Having built up to the monumental arrival of that first scene – the signal to begin actually writing the novel – I should probably explain that this moment isn’t always a perfect creative epiphany.
OK, sometimes it is: I wrote the prologue for Guardians of Paradise longhand in one frantic splurge, in the waiting room of Wolverhampton station; it arrived in my head wholesale while I was on my way back from my first book signing. The text has survived almost unchanged into the final version of the novel (which I am, incidentally, in the process of checking the proofs for, thus giving me another excuse to escape from writing the first draft of Bringer of Light). I fondly remember the way I came to write that prologue; it’s one of those marvellous experiences that non-writers probably think writers have all the time. Sadly, that’s not the case.
Getting started on Bringer of Light was more painful, and involved lots of plot walks, several pages of scribbled then largely discarded notes and a couple of false starts. About a third of the way into writing the actual novel I realised that what I had labelled ‘Chapter One’ when I wrote it was not, in fact, the start of the novel: I currently think it needs to open with a prologue which I had, in my desire to keep this multi-strand novel to a fixed structure, originally called ‘Chapter Three’. Of course, I might still change my mind about that. One thing I do know is that I’m not happy with the opening as written.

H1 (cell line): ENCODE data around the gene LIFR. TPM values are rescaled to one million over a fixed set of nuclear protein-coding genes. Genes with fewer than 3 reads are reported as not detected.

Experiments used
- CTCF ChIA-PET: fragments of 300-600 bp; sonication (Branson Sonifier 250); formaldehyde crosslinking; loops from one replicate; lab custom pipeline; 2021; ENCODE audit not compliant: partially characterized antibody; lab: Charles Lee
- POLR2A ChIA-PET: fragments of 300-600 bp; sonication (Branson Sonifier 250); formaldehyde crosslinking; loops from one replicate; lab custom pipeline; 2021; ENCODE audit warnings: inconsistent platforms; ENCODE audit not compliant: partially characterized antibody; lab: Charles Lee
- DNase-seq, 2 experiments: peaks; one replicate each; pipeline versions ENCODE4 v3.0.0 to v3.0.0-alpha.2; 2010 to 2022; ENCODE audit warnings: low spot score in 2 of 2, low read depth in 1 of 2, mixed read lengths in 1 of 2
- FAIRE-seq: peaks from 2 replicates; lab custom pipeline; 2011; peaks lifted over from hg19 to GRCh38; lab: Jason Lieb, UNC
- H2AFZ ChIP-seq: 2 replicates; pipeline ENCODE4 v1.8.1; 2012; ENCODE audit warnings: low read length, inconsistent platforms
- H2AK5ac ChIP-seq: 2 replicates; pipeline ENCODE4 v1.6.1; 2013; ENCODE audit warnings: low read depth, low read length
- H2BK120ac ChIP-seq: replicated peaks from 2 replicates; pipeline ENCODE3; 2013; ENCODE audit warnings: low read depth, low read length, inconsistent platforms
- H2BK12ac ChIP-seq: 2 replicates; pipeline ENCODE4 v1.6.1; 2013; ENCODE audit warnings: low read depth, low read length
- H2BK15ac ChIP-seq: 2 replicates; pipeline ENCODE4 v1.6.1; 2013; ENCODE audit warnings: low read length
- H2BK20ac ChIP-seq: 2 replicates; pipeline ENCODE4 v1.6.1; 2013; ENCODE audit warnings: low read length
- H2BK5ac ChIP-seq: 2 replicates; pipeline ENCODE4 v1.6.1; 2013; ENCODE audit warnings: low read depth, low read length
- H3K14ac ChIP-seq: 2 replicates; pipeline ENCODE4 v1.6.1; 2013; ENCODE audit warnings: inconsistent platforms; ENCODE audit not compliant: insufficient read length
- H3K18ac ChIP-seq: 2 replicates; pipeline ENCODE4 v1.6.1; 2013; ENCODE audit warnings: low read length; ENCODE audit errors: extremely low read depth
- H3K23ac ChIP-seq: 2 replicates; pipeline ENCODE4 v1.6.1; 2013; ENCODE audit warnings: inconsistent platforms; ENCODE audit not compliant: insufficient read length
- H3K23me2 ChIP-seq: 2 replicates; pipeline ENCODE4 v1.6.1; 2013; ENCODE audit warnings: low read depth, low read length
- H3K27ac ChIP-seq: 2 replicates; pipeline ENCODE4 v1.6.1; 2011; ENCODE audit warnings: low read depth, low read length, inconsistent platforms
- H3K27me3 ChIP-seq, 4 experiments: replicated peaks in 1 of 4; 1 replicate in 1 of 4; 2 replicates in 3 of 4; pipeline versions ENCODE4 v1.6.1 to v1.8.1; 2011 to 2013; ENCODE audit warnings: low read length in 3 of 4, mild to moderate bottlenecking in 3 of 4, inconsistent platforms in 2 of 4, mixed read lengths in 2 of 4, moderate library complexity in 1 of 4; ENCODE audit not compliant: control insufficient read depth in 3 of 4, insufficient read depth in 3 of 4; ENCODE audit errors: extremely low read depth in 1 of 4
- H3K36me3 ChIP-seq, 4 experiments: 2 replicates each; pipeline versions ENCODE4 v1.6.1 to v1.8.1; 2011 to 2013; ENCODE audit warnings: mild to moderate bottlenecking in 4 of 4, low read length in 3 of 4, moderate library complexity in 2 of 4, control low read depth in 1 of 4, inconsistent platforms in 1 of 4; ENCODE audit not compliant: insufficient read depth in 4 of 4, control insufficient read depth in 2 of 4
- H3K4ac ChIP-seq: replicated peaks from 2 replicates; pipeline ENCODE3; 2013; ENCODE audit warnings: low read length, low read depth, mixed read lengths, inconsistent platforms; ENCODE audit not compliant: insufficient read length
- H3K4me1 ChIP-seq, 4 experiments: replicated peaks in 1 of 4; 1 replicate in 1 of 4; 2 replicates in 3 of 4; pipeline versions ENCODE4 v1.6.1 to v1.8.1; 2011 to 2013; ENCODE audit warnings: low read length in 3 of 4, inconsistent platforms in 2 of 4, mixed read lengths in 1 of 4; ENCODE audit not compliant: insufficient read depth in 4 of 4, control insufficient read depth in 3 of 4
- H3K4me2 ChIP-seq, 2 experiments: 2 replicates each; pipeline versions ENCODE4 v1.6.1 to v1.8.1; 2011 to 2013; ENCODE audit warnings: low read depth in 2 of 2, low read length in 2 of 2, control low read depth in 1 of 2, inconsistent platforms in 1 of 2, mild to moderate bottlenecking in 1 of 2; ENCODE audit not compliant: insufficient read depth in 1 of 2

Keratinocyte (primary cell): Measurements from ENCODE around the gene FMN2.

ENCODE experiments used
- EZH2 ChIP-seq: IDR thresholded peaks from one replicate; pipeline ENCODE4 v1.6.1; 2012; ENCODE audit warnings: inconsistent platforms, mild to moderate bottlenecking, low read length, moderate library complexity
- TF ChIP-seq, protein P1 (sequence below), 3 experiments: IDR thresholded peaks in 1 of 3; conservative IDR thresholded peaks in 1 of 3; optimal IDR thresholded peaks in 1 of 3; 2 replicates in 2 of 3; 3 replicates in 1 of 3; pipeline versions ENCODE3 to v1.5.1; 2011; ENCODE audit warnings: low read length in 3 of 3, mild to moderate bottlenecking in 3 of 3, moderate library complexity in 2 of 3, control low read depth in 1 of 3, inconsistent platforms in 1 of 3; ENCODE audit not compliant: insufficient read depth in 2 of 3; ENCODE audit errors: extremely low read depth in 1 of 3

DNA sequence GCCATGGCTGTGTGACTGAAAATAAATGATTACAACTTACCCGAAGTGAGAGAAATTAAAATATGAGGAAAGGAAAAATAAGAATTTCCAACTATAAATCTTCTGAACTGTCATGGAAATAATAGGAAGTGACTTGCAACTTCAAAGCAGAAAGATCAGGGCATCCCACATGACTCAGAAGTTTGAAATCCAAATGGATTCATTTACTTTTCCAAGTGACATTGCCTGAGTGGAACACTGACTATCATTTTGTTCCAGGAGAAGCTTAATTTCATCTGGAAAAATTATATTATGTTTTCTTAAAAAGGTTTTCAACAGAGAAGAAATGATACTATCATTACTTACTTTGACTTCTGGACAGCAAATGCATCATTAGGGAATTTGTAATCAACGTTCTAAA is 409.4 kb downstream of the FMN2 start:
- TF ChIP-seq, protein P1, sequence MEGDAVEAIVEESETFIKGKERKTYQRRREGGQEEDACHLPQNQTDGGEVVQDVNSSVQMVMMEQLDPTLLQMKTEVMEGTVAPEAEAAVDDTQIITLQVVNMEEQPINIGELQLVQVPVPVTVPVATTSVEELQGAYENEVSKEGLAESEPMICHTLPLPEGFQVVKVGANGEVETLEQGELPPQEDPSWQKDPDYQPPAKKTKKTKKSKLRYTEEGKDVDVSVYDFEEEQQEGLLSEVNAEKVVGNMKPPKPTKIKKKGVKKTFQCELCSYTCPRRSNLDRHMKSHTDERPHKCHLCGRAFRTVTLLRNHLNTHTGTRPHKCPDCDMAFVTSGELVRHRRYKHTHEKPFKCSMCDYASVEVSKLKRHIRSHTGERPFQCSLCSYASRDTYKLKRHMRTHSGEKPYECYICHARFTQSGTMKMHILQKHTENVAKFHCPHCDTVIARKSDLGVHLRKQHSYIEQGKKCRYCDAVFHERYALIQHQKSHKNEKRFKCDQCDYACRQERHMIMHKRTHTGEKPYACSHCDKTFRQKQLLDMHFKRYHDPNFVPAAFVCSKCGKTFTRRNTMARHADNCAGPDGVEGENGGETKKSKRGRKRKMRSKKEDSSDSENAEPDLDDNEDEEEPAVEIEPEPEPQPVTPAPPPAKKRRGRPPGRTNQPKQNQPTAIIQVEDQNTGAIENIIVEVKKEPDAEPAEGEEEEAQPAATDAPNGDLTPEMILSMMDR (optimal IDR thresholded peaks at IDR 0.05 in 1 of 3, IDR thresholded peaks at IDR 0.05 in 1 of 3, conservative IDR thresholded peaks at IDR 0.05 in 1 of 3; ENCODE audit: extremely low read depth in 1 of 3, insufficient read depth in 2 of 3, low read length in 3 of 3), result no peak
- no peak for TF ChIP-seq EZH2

However hard or easy it is to write, that first scene is the signal to start focusing on details. Obviously I’ll still be adding high-level stuff to the online files I was talking about last time, and making offline notes at random and unpredictable moments (much to the bemusement of friends and passersby), but now we’re into the nitty-gritty. Now the process gets linear … or does it?
Next time: the conclusion. Probably.
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